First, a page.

For me, being 'creative' was about doing something your way, starting a new trend and being recognised for it. And with that definition a lot of iconic people started featuring in my list. The list was quite a long one as it included all the names that I had come across while going through my dad's desk - Satyajit Ray, Kahlil Gibran, Ravi Shankar, V S Gaitonde, Kumar Gandharva, Bach, Edward De Bono, P L Deshpande and many more. But to be honest, these were mere names; I didn't know who they were nor did I know what did they really do. But as is the case ever so often, there was an exception. In this list of creative people, there also featured a music cassette and I exactly knew why was it on the list. I used to play this cassette endlessly on the loop and gather such joy every time I heard it. The sound of the bow instrument especially gave me goose bumps as a kid. And I was dead sure these musicians were super super creative. To my luck, I was not proven wrong, the album was a concert recording of an Indo-Western music group and I later found out the four group members were mavericks in the music world. The group was Shakti and the members of course were John McLaughlin, Zakir Hussain, Vikku Vinayakam and the one to whose music I was hypnotically attracted to, the ever-so innovative, the creative mastermind, L Shankar.
|Shakti at a live performance|
A violinist, singer, composer and producer, L Shankar has worn many hats in his career of over 40 years and has managed to sell over 10 million album copies. An acclaimed master of improvisational music, he is a rare virtuoso who embraced distinct genres making his music a conflux of Indian music and World music with a blend of pop, rock and contemporary jazz. In one of his interviews, he was quoted saying, 'I would like to bring the East and the West together. That, I think is my role'.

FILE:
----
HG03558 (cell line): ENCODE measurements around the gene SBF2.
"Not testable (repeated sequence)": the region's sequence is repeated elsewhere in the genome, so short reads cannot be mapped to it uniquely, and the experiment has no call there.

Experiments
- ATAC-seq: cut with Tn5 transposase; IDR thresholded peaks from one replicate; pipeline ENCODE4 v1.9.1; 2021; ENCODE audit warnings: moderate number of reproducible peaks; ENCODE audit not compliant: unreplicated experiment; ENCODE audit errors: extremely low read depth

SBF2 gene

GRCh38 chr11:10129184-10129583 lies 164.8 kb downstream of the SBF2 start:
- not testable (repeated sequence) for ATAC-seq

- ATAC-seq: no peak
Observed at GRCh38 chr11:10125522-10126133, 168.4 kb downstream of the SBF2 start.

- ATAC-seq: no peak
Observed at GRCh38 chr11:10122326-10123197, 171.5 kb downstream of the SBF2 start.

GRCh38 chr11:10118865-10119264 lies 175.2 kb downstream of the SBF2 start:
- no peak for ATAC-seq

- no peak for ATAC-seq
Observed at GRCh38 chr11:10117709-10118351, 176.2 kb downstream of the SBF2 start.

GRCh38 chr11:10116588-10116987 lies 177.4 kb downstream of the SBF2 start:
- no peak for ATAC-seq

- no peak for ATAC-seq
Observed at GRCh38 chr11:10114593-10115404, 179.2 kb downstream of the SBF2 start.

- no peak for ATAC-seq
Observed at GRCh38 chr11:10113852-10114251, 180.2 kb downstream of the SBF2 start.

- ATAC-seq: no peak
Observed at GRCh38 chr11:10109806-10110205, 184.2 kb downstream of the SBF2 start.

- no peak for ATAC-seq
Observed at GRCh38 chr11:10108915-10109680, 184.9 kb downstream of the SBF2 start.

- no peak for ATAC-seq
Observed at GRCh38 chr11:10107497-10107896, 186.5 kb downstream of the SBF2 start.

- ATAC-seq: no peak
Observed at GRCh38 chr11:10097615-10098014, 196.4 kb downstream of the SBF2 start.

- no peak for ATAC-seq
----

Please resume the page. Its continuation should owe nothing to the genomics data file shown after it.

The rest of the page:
L Shankar's father V Laxminarayana Iyer was one of the most celebrated violinists of his times and his mother was a singer and a Veena player. So it was not a surprise that Shankar's musical training started from the age of two and he gave his first public performance just five years later. His elder siblings are musicians as well including two world renowned violinists, Dr. L Subramaniam and late L Vaidyanathan. As a child, Shankar's training was not restricted to a specific idiom of music as his father was open to all kinds of music - Carnatic Classical, Hindustani Classical and other western musical styles. This surely laid the foundation stone for Shankar to combine the musical traditions of Southern India with world influences in violin and vocals both. Interestingly, Shankar not only managed to blend various musical styles but also bridge diverse cultures through his extensive collaborations with musical giants across the world.